“There are two places I love: Africa and Wyoming” – Ernest Hemingway
The great 20th century writing Ernest Hemingway had many connections to Wyoming. He completed his novel A Farewell to Arms at Spear-O-Wigwam, the Spear Family Ranch near Sheridan, in 1928, and would use his interactions with Sheridan residents for his short story “Wine of Wyoming.” He spent time at the L Bar T Ranch near Cody, working on his book Death in the Afternoon in 1930 and then To Have and Have Not in 1936. Hemingway and Martha Gellhorn married at the Union Pacific Railroad Depot in Cheyenne in 1940. He maintained a strong friendship with the Coopers (of the Laramie American Studies Cooper House). Through all his stays in Wyoming, Hemingway took advantage of the state’s fishing and hunting, leading to Hemingway-related newspaper headlines such as “Damn You…So Let’s Go Fishing” and “Burn Horse for Bait.”
In conjunction with Sheridan College and Wyoming Humanities’ multi-year National Endowment for the Humanities grant—“Creating Humanities Communities along the Hemingway Highway”—the Wyoming State Library and Wyoming Humanities have selected Hemingway’s first short story collection In Our Time (1925) as 2019’s One Book Wyoming.
This collection connects to a number of different topics—World War I, fatherhood and family, war’s impact on soldiers, humans’ relationship with nature—which will allow libraries to tailor discussions to their communities’ interests.
Wyoming Humanities will provide funds for libraries who wish to use a discussion leader. Click here to access the online application for funds. (Please note: while this is not a grant, the application uses the same online system as Wyoming Humanities’ grant applications. If a library has not created an account on that system, they will be required to do so in order before they can complete the request for funds.)
Also be sure to check out these Hemingway resources:
- WyomingHistory.org’s “Ernest Hemingway in Wyoming”
- UW Professor Caskey Russell’s Saturday University Talk “‘It’s a Good Country’: Ernest Hemingway’s Hunting and Fishing in Wyoming”
- UW Professor Jeanne Holland’s Saturday University Talk “Ernest Hemingway: Style and Substance”
- UW Professor Joy Landeira’s Saturday University Talk “Dodging Bulls and Bullets: Ernest Hemingway in Spain”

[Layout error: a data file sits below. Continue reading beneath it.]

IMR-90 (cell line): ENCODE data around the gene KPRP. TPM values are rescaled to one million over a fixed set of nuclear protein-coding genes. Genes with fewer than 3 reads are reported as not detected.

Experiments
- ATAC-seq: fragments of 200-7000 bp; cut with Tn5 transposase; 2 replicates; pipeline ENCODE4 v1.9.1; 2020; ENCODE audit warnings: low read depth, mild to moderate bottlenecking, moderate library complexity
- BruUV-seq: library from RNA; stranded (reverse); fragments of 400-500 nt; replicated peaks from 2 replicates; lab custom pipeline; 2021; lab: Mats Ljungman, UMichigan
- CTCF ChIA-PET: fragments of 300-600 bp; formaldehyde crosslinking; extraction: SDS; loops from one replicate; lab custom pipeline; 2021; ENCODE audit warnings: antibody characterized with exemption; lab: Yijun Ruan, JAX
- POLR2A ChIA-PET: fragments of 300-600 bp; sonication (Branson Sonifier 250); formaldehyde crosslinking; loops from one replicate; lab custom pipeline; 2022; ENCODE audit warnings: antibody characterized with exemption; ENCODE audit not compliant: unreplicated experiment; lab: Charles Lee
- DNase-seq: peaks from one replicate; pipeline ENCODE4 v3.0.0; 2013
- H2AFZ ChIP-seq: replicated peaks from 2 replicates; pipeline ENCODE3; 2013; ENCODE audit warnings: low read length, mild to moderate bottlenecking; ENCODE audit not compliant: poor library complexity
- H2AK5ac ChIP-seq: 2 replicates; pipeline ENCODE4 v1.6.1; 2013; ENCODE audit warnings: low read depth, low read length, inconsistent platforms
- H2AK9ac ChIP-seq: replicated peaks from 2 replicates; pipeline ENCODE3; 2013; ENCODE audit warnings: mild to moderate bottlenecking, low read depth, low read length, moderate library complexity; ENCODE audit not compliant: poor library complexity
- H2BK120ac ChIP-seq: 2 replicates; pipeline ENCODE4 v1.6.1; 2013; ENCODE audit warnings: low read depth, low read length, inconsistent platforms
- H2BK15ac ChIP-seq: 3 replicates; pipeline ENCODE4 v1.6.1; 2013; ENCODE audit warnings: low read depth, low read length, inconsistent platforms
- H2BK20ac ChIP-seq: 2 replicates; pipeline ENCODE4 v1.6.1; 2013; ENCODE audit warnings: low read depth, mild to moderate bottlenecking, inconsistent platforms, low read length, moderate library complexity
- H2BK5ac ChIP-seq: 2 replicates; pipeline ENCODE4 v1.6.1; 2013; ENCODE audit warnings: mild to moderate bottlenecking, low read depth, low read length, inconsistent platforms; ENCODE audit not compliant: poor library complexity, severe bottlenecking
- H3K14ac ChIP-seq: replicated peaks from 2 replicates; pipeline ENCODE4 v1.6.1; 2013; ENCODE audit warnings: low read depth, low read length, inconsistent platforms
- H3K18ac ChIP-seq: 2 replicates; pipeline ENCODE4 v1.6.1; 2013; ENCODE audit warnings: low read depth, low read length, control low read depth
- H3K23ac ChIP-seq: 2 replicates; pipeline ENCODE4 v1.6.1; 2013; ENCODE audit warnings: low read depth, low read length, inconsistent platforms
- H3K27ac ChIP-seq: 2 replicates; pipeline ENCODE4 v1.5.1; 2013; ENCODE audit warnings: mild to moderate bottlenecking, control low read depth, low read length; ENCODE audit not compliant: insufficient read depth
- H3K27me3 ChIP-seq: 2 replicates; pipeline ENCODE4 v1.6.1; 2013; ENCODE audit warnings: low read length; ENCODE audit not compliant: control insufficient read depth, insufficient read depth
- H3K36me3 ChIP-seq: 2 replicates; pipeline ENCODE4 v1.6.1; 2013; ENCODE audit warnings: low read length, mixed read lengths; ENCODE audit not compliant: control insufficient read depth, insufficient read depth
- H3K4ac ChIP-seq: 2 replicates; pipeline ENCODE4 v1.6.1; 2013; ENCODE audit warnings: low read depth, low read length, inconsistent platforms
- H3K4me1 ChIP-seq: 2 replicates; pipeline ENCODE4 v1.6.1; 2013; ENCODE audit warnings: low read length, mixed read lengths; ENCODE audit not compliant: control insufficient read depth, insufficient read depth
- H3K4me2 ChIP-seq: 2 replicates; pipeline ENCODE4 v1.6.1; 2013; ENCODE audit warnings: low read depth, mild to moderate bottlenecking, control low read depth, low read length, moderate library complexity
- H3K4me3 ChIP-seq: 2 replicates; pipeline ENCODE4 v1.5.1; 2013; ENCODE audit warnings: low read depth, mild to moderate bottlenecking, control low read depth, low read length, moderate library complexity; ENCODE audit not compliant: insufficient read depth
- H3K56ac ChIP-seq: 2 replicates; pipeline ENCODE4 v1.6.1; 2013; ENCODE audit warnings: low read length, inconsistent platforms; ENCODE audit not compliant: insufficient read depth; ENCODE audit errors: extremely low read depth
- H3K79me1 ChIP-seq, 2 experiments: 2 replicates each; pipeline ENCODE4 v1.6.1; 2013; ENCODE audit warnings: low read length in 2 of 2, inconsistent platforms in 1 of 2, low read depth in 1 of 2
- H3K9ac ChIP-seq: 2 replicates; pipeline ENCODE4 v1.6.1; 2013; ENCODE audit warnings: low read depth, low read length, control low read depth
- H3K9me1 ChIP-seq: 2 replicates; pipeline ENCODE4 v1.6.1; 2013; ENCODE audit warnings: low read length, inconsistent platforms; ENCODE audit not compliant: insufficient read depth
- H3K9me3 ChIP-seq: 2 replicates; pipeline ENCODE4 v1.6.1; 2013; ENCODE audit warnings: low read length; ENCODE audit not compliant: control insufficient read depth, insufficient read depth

- Wyoming Reads, coordinated with the Wyoming State Library and Wyoming Travel and Tourism, will relaunch the Wyoming Reads Program to raise awareness of Hemingway’s literary contribution while working in the state. This statewide common read program celebrates the 90th anniversary of A Farewell to Arms (which was completed in the Bighorn Mountains in 1928 and published in 1929)
- Hemingway Highways Tour, created using TravelStoryGPS app, will feature sites where Hemingway lived and worked throughout the state. In addition to A Farewell to Arms, significant works in the Hemingway canon including Death in the Afternoon, have ties to Wyoming. This itinerary of 1,700 miles will be promoted to Wyoming visitors as a way to experience the diverse physical and cultural landscapes of the state.
WriterSymposiums/Workshops featuring PEN/Hemingway writers and other writers associated with the legacy of Hemingway (such as Casper native, CJ Box) will have multiple events in libraries, colleges, high schools and in remote locations (where Hemingway did most of his writing). Iraqi war veteran Kevin Powers, award-winning author of The Yellow Birds will conduct events in the Sheridan area prior to September.
- Exhibitions will take several different approaches to Hemingway’s legacy. The Ernest Hemingway Oak Park Foundation has agreed to loan their traveling exhibit to Wyoming during the grant period. The exhibit emphasizes A Farewell to Arms and Hemingway’s service as an ambulance driver in WWI. This WWI focus gives us the opportunity to establish the broader context of Hemingway’s work during the 100th anniversary of the end of the Great War. One exhibit will feature artists who interpret Hemingway’s works through their work (paintings, sculpture or other media). Another exhibit will emphasize Hemingway’s Wyoming connections. Our goal is to have at least 2 exhibits travel to 6-8 communities.
- Community Forums, principally run by Saturday U, will feature an interdisciplinary emphasis to extend themes in Hemingway’s work to broader cultural discussions. Another potential forum includes speakers (along with a preview) from the Florentine Films production team (Ken Burns documentary film company) associated with the multi-part Hemingway documentary set to be released in 2020.
PerformingArts will emphasize an interdisciplinary engagement with Hemingway’s legacy. Original music interpretations (such as a proposed operatic interpretation of The Old Man and the Sea by an SC music instructor), as well as theatrical performances (such as Carol Hemingway’s Hemingway on Stage), will be performed in conjunction with other events